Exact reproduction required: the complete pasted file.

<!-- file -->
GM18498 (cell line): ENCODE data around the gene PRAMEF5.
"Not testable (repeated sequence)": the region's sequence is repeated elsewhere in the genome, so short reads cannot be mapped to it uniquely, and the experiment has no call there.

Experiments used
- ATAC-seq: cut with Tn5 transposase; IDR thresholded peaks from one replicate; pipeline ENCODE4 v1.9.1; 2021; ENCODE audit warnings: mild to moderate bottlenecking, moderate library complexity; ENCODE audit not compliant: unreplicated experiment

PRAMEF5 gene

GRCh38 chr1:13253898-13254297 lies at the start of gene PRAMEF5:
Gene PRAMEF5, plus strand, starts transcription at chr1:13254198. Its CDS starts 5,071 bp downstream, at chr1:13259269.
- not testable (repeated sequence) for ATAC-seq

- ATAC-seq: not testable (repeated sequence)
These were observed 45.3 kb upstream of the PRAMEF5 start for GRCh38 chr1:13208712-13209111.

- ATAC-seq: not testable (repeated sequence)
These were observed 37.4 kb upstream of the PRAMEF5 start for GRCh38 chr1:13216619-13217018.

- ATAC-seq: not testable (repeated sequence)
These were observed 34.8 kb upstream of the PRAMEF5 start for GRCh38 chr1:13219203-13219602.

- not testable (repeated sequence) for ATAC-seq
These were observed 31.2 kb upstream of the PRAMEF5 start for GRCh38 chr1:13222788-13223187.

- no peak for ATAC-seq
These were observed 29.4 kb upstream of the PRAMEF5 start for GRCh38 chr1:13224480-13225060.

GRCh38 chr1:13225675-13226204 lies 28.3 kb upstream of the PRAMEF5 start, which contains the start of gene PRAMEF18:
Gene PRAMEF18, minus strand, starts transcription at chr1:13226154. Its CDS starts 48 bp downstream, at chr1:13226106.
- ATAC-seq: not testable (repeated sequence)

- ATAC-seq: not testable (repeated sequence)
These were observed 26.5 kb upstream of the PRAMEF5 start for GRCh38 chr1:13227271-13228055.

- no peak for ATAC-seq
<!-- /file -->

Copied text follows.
GM18498 (cell line): ENCODE data around the gene PRAMEF5.
"Not testable (repeated sequence)": the region's sequence is repeated elsewhere in the genome, so short reads cannot be mapped to it uniquely, and the experiment has no call there.

Experiments used
- ATAC-seq: cut with Tn5 transposase; IDR thresholded peaks from one replicate; pipeline ENCODE4 v1.9.1; 2021; ENCODE audit warnings: mild to moderate bottlenecking, moderate library complexity; ENCODE audit not compliant: unreplicated experiment

PRAMEF5 gene

GRCh38 chr1:13253898-13254297 lies at the start of gene PRAMEF5:
Gene PRAMEF5, plus strand, starts transcription at chr1:13254198. Its CDS starts 5,071 bp downstream, at chr1:13259269.
- not testable (repeated sequence) for ATAC-seq

- ATAC-seq: not testable (repeated sequence)
These were observed 45.3 kb upstream of the PRAMEF5 start for GRCh38 chr1:13208712-13209111.

- ATAC-seq: not testable (repeated sequence)
These were observed 37.4 kb upstream of the PRAMEF5 start for GRCh38 chr1:13216619-13217018.

- ATAC-seq: not testable (repeated sequence)
These were observed 34.8 kb upstream of the PRAMEF5 start for GRCh38 chr1:13219203-13219602.

- not testable (repeated sequence) for ATAC-seq
These were observed 31.2 kb upstream of the PRAMEF5 start for GRCh38 chr1:13222788-13223187.

- no peak for ATAC-seq
These were observed 29.4 kb upstream of the PRAMEF5 start for GRCh38 chr1:13224480-13225060.

GRCh38 chr1:13225675-13226204 lies 28.3 kb upstream of the PRAMEF5 start, which contains the start of gene PRAMEF18:
Gene PRAMEF18, minus strand, starts transcription at chr1:13226154. Its CDS starts 48 bp downstream, at chr1:13226106.
- ATAC-seq: not testable (repeated sequence)

- ATAC-seq: not testable (repeated sequence)
These were observed 26.5 kb upstream of the PRAMEF5 start for GRCh38 chr1:13227271-13228055.

- no peak for ATAC-seq